The Chapel Hill Public Library, in conjunction with the School of Information and Library Science (SILS) at UNC at Chapel Hill through its Educating Librarians in the Middle East (ELIME) project, is pleased to offer "Muslim Journeys," a fall program series that seeks to further community understanding of Islamic art, culture and faith.
The library received a special grant from the National Endowment for the Humanities called Bridging Cultures: Muslim Journeys. The grant provided funds for materials, including books and DVDS about Muslim culture around the world and within the United States. This collection aims to increase access to trustworthy resources about Muslim faith and traditions.
A variety of programs are slated for October and November that will supplement the themes of this collection, including a book discussion series, a film screening and several lectures from professors in the UNC Department of Religious Studies. Dr. Evelyn Daniel, a professor at SILS and a participant in the ELIME project, will facilitate one of the book discussions. She said the project has two primary aims.
“We hope to encourage our community members to both gain understanding of their Muslim neighbors and broaden their insight into Muslim art, literature and faith,” said Daniel.
The program series kicks off with a screening of the film Prince Among Slaves followed by a discussion on Sunday October 20th at 2 p.m. To participate in the book discussion, call or stop by the library for a copy of the book and registration information.
For more information please call 919-968-2780 or visit www.chapelhillpubliclibrary.org All programs and resources are free and open to the public.
- Film: Prince Among Slaves Sunday October 20, 2:00 p.m.
- Lecture: Islamic Art and Architecture Sunday October 27, at 2:00 p.m.
Professor Omid Safi
- Lecture: Practicing Islam in America Sunday November 10, at 2:00 p.m.
Professor Juliane Hammer
- Prince Among Slaves by Terry Alford Tuesday, October 15, 6:30 p.m.
- Acts of Faith by Eboo Patel Tuesday, October 29, 6:30 p.m.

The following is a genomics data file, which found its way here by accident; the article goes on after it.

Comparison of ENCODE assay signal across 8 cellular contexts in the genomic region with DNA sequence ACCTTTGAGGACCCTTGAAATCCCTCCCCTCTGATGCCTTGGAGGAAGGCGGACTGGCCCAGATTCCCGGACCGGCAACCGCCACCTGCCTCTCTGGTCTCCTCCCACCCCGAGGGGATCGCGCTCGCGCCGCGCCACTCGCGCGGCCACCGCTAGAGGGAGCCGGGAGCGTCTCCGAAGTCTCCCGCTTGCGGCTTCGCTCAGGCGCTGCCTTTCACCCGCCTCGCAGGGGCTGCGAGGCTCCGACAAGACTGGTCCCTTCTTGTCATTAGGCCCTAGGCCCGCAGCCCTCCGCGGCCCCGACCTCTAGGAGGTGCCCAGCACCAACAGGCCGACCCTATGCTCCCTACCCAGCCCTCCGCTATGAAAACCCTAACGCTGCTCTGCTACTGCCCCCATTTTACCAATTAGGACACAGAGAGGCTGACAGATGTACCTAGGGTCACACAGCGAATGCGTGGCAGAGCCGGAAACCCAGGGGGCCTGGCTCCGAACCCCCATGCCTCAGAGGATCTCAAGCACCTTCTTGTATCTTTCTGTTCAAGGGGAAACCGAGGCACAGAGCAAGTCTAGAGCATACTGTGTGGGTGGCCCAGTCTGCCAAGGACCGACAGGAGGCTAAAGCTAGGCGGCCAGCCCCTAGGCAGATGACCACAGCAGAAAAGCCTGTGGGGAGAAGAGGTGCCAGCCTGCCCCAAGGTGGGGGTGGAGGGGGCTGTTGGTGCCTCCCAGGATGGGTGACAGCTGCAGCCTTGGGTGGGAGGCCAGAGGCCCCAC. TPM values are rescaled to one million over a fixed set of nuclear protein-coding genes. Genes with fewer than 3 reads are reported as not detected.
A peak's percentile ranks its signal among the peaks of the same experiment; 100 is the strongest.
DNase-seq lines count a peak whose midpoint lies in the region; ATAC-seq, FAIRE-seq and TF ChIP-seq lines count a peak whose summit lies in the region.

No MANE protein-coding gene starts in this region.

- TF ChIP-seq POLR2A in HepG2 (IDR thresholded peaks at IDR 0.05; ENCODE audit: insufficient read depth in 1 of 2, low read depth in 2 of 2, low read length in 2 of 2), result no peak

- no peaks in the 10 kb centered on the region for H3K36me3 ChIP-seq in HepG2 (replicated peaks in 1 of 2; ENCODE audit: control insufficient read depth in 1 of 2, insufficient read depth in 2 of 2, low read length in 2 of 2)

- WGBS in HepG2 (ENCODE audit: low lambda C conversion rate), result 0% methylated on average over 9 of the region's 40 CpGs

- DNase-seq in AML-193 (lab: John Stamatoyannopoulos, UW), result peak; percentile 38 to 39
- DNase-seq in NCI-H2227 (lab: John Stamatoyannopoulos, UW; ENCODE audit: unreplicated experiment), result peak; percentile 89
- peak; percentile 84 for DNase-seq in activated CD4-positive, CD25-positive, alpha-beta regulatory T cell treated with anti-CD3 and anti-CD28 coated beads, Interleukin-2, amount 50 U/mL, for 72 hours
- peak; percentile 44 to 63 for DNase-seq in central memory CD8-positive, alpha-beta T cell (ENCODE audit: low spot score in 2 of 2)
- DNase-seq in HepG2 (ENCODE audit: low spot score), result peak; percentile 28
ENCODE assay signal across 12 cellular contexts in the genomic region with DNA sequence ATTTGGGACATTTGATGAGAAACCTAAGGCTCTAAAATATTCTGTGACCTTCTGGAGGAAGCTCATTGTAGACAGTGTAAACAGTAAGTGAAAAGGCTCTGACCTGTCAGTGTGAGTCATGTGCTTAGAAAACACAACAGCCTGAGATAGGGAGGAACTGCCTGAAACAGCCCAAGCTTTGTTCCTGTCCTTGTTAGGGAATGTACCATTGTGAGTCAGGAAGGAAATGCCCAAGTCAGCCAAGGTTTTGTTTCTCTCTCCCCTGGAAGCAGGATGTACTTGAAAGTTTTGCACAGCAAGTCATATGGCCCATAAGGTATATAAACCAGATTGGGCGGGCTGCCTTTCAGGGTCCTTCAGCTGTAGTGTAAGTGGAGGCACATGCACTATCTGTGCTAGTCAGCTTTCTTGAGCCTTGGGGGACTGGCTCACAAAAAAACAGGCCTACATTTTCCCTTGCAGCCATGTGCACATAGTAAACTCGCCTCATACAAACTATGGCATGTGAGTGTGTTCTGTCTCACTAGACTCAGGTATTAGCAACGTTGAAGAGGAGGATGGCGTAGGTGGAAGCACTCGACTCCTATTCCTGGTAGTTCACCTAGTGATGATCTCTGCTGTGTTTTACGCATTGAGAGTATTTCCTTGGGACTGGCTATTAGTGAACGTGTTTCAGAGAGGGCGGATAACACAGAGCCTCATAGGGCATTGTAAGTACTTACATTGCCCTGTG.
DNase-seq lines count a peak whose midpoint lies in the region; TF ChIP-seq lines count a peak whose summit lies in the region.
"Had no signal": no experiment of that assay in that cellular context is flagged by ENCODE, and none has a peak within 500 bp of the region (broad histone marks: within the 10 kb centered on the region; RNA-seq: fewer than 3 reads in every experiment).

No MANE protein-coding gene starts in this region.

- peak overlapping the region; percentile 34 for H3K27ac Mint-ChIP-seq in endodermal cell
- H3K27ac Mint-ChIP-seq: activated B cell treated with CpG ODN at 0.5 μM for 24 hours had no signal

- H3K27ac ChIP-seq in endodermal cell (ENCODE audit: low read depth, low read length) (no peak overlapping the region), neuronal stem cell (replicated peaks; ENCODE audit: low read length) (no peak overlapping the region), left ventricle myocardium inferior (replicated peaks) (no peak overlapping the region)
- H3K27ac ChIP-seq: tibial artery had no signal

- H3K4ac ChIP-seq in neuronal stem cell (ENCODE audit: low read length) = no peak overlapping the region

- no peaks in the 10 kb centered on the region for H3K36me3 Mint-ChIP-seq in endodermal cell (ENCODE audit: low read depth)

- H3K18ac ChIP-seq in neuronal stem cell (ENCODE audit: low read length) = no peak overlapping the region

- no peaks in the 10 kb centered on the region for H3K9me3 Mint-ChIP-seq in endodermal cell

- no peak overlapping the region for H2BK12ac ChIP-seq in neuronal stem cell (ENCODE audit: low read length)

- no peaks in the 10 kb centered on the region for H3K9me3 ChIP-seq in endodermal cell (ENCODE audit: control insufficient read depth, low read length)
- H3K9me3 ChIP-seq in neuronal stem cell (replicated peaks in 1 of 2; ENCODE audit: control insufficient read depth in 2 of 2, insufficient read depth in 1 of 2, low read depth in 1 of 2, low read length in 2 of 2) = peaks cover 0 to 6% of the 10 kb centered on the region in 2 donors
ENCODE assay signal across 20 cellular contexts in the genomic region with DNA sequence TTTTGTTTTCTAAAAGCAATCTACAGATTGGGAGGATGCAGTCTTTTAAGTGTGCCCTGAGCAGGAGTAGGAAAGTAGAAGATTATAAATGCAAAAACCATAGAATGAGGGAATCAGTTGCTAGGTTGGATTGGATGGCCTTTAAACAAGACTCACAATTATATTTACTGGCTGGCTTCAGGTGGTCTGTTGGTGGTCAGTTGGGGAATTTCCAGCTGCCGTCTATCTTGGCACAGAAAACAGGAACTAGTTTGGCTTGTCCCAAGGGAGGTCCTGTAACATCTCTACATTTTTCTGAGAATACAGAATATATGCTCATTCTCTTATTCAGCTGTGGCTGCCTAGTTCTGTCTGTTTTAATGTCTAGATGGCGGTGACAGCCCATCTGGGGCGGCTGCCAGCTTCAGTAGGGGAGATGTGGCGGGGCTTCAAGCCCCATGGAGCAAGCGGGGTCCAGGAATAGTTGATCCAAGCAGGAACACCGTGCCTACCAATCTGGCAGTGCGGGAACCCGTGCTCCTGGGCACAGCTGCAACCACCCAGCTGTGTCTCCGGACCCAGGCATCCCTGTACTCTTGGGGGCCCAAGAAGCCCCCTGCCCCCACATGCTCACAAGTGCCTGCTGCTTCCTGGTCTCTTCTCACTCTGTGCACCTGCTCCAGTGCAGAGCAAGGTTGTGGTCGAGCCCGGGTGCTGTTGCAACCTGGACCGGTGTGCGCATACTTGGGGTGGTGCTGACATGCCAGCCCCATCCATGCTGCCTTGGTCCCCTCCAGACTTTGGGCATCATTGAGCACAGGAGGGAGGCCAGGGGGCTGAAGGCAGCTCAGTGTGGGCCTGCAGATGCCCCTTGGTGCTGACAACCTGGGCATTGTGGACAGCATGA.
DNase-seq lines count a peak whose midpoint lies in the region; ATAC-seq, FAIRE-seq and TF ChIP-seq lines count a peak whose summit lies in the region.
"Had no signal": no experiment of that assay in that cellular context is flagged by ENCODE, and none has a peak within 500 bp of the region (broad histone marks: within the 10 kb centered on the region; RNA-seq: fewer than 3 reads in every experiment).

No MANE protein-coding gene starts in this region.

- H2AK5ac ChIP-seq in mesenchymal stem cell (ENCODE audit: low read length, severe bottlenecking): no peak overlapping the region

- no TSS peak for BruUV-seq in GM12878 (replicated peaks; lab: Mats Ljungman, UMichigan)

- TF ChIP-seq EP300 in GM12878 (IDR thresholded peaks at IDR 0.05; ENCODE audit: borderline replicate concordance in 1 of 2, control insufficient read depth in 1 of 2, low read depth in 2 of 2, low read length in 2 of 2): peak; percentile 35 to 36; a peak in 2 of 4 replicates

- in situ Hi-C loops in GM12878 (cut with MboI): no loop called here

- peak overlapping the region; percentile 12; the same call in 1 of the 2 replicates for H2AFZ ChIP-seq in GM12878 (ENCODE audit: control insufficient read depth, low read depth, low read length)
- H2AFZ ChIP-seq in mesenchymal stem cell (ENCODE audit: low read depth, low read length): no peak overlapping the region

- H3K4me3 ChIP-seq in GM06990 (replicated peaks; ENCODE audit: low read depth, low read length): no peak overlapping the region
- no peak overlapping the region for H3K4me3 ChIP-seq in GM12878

- A Quiet Revolution by Leila Ahmed Tuesday, Nov 5, 6:30 p.m.
- The Butterfly Mosque by G. Willow Wilson Tuesday, Nov 19, 6:30 p.m.
The Bridging Cultures Bookshelf: Muslim Journeys is a project of the National Endowment for the Humanities, conducted in cooperation with the American Library Association. Support was provided by a grant from Carnegie Corporation of New York. Additional support for the arts and media components was provided by the Doris Duke Foundation for Islamic Art. Additional local support is provided by the Friends of the Chapel Hill Public Library.
In addition to Dr. Daniel, those involved in the "Muslim Journeys" project from SILS include: Dr. Barbara B. Moran, Louis Round Wilson Distinguished Professor; and doctoral students Sumayya Ahmed, Amanda Click and John Martin.
The Institute of Museum and Library Services funded “Educating Librarians in the Middle East: Building Bridges for the 21st Century: ELIME-21” program is part of the School of Information and Library Science at the University of North Carolina at Chapel Hill, in conjunction with the Carolina Center for the Study of the Middle East and Muslim Civilizations. There are two primary goals of this program. The first is to develop professional development opportunities for library and information science (LIS) professionals through partnerships with three universities in North Africa and the Middle East (MENA), the American University in Cairo, Al Akhawayn University in Ifrane, Morocco, and the American University of Beirut. Secondly, this project will prepare future American library educators to become MENA specialists, with expertise on the cultures, knowledge and education systems, and field of library and information science in the region.